[Just to mention again the connection with bankrupcy; when expenses for children are made privatly and expenses for elderly are more often public, you have a second tier problem, as it is distributional, not an overall wealth problem]
Our growth has consistently underperformed that of the USA
There is some merit to this, even when real lefties might argue, that the difference goes away, if you subtract the top 0.1% earners, but some reasons for the perceived difference undermine the nearly all ideas connected to it
- 0.3% less population growth: Does it really matter to live in the overall bigger economy? Are the Chinese better off than the people of Norway, because China has a bigger economy or would you prefer to live in 4 million people Norway?
- Better statistics: In the US the first cited GDP growth numbers have slight upwards bias, later corrections down occur more often than later corrections up (please compare the numbers for each quarter in 2005/2006/2007 in this comment from Jerome a Paris). By then of course the lower growth numbers for the more accurate Europeans are already in your head. Looking back, looking on the GDP growth per capita in the last 10 years, the growth advantage of the US is nearly gone, compared with the US. Well, you may say nearly, but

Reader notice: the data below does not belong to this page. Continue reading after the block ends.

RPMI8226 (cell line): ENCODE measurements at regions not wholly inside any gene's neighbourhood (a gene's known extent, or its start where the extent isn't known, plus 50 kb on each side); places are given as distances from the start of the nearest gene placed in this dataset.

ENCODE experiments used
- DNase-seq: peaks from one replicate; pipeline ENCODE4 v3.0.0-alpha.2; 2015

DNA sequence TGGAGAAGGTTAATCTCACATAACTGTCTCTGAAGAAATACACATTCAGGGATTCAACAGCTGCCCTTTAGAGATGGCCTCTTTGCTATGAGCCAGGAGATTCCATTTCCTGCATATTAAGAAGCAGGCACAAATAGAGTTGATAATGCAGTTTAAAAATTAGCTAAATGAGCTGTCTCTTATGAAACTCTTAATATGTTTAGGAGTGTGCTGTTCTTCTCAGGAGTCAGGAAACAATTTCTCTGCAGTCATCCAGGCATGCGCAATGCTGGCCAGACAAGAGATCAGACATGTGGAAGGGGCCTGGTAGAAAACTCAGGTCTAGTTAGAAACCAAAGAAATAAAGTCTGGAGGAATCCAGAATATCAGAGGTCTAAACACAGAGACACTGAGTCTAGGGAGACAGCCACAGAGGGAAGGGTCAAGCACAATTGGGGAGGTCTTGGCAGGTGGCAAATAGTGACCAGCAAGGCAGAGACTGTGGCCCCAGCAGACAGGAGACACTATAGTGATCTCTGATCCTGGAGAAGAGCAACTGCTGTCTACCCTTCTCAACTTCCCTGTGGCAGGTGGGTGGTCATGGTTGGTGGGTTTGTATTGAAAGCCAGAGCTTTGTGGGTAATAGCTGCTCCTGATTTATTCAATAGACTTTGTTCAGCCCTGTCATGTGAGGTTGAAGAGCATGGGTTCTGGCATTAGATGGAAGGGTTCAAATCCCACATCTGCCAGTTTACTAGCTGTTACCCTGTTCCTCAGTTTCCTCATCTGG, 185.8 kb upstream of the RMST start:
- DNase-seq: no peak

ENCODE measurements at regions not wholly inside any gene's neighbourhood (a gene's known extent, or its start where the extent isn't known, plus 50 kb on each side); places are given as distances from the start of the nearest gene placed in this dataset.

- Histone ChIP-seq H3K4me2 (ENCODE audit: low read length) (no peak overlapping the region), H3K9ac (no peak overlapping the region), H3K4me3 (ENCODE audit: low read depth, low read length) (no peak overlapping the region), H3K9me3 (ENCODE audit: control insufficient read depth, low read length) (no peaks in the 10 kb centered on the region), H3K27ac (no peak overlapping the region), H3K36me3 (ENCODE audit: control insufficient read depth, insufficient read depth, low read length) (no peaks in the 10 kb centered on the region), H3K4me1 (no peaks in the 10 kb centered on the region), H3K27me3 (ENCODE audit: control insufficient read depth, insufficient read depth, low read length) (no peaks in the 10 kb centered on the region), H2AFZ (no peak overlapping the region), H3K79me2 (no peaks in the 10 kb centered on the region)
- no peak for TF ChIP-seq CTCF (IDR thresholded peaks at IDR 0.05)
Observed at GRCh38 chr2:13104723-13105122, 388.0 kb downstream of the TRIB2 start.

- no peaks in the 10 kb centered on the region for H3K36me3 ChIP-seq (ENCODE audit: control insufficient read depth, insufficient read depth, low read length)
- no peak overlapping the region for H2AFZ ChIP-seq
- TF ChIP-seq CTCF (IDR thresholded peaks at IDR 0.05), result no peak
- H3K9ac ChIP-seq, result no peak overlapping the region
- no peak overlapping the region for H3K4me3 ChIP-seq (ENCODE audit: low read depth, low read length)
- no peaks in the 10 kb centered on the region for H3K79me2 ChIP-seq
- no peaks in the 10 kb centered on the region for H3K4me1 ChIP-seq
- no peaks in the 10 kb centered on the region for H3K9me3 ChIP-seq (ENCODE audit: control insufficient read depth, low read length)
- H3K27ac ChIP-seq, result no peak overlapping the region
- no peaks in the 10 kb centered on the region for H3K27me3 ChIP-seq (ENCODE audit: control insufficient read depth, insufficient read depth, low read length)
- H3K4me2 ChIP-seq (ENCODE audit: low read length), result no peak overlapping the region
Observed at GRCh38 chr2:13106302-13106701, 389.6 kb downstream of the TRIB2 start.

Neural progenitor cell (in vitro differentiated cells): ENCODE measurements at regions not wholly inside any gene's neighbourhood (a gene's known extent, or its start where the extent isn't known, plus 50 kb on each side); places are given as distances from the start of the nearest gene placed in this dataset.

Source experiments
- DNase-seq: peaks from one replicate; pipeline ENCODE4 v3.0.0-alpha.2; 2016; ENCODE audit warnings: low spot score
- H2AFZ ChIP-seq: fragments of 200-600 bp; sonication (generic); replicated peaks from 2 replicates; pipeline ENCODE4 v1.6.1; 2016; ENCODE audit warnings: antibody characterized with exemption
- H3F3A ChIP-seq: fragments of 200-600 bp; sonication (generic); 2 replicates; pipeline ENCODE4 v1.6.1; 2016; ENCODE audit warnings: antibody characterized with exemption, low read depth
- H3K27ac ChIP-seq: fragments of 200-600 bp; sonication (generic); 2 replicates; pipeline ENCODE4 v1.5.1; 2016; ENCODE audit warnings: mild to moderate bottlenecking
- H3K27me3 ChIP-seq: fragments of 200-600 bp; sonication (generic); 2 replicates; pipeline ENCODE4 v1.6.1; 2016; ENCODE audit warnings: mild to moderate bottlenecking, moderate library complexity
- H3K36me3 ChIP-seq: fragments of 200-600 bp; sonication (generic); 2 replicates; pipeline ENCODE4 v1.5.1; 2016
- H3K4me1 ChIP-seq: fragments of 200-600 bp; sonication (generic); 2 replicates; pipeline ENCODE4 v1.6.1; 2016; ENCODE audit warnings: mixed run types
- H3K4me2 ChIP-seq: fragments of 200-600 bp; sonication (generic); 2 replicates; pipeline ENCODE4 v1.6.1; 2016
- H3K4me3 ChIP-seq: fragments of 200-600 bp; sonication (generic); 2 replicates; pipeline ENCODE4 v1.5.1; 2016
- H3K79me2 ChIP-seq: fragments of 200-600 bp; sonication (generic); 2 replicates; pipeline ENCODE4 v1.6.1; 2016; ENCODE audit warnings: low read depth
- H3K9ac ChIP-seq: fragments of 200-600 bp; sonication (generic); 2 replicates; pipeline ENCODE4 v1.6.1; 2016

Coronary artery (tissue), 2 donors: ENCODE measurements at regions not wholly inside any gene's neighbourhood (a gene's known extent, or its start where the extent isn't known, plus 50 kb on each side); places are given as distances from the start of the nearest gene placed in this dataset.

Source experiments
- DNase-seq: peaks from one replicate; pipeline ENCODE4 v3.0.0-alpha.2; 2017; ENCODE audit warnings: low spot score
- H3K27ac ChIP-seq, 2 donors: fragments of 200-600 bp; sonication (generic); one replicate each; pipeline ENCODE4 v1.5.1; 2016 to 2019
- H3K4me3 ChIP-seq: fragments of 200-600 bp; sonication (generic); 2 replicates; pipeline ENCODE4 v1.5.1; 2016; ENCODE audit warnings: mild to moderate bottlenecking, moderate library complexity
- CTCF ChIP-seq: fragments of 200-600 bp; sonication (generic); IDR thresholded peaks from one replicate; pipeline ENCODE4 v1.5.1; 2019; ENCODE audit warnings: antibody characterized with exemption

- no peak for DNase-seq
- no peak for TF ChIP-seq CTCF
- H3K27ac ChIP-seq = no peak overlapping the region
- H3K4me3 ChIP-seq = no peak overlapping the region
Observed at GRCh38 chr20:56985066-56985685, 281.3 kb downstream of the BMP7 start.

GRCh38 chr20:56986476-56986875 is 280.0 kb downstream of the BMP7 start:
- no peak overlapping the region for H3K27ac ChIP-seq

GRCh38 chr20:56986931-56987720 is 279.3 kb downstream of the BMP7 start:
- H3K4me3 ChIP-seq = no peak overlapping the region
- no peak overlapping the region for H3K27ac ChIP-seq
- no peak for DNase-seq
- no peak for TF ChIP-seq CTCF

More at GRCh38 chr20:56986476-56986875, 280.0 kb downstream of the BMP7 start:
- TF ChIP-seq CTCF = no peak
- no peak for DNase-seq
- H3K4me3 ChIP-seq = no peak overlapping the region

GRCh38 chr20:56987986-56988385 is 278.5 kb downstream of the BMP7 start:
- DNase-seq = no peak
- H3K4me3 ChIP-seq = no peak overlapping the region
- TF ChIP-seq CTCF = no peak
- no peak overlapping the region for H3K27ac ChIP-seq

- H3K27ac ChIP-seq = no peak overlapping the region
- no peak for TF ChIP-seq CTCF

- The US has had a bigger debt fueled asset bubble than the Eurozone. It is unlikely that this will go on for ever, it seems more like it is coming to an end (soon, very soon). Lets look on the next 5 years, and I'm nearly sure the per capita growth in Europe will be higher than in the US.
[Regular readers of ET are aware of the debt fueled economy, as well known as Anglo Disease]
Our jobless rate is higher
True, but the gap is less wide than perceived.
- Different unemployment accounting methods: It is more honest to take the employment population ratio than the unemployment rate, as this number is less biased against the methode used to determine it. This number is as well better in the US, but in the last 8 years Europe has closed the gap quite a bit. Issues with the unemployment methodology include the exclusion of disabled, people who have given up to find a job out of disbelieve to find one, the massive jail population in the USA, and other stuff.
- Europeans don't like to move. They are less likely to move or take a very long commute to work than Americans. This leads to gains, you don't account for. Living closer to your long term friends, being integrated in a community is not valueless, even when it is difficult to give a specific amount of money to which it would equate.
We are sick of socialism and want to become like the USA